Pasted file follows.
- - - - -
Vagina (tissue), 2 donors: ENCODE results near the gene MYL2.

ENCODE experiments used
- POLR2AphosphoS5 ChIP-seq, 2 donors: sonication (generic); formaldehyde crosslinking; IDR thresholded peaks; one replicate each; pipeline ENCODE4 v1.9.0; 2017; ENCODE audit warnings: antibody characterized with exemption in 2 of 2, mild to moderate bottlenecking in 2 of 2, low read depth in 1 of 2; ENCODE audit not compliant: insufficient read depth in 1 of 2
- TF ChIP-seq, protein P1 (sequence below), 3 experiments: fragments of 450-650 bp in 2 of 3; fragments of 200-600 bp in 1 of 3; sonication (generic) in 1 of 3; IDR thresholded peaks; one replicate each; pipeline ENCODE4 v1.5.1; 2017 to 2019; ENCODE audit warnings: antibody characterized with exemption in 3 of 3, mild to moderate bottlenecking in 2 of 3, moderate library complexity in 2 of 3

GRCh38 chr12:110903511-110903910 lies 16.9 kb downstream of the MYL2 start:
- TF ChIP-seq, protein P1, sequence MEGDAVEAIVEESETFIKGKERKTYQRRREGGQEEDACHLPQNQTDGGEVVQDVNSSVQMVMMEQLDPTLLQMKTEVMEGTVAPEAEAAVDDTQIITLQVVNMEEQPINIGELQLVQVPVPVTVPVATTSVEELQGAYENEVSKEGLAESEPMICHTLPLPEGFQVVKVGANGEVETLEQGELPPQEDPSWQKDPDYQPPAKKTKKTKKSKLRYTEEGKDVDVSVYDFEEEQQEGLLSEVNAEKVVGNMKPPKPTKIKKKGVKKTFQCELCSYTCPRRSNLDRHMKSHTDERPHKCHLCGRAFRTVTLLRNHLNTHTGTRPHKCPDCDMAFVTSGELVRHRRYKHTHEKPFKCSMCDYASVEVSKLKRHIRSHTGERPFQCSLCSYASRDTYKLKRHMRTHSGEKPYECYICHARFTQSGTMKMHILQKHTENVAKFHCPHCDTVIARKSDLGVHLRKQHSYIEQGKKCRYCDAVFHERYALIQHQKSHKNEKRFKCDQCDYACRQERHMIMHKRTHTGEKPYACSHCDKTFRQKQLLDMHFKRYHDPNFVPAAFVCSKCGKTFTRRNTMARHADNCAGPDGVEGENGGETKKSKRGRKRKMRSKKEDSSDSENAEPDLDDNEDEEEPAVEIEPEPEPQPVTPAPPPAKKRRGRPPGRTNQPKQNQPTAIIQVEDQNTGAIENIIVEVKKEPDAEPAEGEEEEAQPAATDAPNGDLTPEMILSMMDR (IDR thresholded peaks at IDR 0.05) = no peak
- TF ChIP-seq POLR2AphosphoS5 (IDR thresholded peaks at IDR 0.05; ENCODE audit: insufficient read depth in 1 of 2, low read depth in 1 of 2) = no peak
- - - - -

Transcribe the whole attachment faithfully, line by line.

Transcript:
Vagina (tissue), 2 donors: ENCODE results near the gene MYL2.

ENCODE experiments used
- POLR2AphosphoS5 ChIP-seq, 2 donors: sonication (generic); formaldehyde crosslinking; IDR thresholded peaks; one replicate each; pipeline ENCODE4 v1.9.0; 2017; ENCODE audit warnings: antibody characterized with exemption in 2 of 2, mild to moderate bottlenecking in 2 of 2, low read depth in 1 of 2; ENCODE audit not compliant: insufficient read depth in 1 of 2
- TF ChIP-seq, protein P1 (sequence below), 3 experiments: fragments of 450-650 bp in 2 of 3; fragments of 200-600 bp in 1 of 3; sonication (generic) in 1 of 3; IDR thresholded peaks; one replicate each; pipeline ENCODE4 v1.5.1; 2017 to 2019; ENCODE audit warnings: antibody characterized with exemption in 3 of 3, mild to moderate bottlenecking in 2 of 3, moderate library complexity in 2 of 3

GRCh38 chr12:110903511-110903910 lies 16.9 kb downstream of the MYL2 start:
- TF ChIP-seq, protein P1, sequence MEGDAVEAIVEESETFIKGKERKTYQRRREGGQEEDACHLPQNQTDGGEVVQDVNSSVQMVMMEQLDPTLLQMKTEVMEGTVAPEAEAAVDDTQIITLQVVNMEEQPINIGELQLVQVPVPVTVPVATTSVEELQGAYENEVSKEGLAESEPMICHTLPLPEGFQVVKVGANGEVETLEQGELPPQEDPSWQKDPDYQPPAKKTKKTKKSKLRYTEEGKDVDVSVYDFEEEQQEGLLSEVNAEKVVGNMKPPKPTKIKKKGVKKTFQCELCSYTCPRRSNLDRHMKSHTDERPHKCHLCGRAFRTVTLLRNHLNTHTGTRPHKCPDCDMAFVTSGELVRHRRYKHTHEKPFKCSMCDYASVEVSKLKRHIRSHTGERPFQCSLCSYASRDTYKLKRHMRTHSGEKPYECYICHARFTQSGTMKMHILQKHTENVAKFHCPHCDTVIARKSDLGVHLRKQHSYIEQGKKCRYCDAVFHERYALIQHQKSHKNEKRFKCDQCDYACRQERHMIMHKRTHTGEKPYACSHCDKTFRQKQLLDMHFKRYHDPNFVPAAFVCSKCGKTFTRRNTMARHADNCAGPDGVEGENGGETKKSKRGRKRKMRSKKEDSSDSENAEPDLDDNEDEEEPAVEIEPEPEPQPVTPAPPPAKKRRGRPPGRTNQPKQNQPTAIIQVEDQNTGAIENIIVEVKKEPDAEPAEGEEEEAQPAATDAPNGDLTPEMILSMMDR (IDR thresholded peaks at IDR 0.05) = no peak
- TF ChIP-seq POLR2AphosphoS5 (IDR thresholded peaks at IDR 0.05; ENCODE audit: insufficient read depth in 1 of 2, low read depth in 1 of 2) = no peak